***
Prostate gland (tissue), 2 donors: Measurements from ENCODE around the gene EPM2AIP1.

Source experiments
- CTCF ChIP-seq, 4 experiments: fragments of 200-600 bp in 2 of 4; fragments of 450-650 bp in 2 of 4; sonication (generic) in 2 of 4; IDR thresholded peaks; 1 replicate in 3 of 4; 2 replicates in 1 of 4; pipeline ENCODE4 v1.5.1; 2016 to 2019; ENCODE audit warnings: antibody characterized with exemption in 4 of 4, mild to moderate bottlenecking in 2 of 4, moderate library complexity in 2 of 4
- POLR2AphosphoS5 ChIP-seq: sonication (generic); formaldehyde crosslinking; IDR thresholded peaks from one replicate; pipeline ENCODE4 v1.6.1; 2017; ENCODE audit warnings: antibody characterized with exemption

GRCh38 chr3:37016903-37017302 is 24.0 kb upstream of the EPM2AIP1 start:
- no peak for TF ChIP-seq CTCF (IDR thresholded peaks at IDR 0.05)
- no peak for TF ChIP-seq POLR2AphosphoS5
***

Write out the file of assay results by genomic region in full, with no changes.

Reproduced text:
Prostate gland (tissue), 2 donors: Measurements from ENCODE around the gene EPM2AIP1.

Source experiments
- CTCF ChIP-seq, 4 experiments: fragments of 200-600 bp in 2 of 4; fragments of 450-650 bp in 2 of 4; sonication (generic) in 2 of 4; IDR thresholded peaks; 1 replicate in 3 of 4; 2 replicates in 1 of 4; pipeline ENCODE4 v1.5.1; 2016 to 2019; ENCODE audit warnings: antibody characterized with exemption in 4 of 4, mild to moderate bottlenecking in 2 of 4, moderate library complexity in 2 of 4
- POLR2AphosphoS5 ChIP-seq: sonication (generic); formaldehyde crosslinking; IDR thresholded peaks from one replicate; pipeline ENCODE4 v1.6.1; 2017; ENCODE audit warnings: antibody characterized with exemption

GRCh38 chr3:37016903-37017302 is 24.0 kb upstream of the EPM2AIP1 start:
- no peak for TF ChIP-seq CTCF (IDR thresholded peaks at IDR 0.05)
- no peak for TF ChIP-seq POLR2AphosphoS5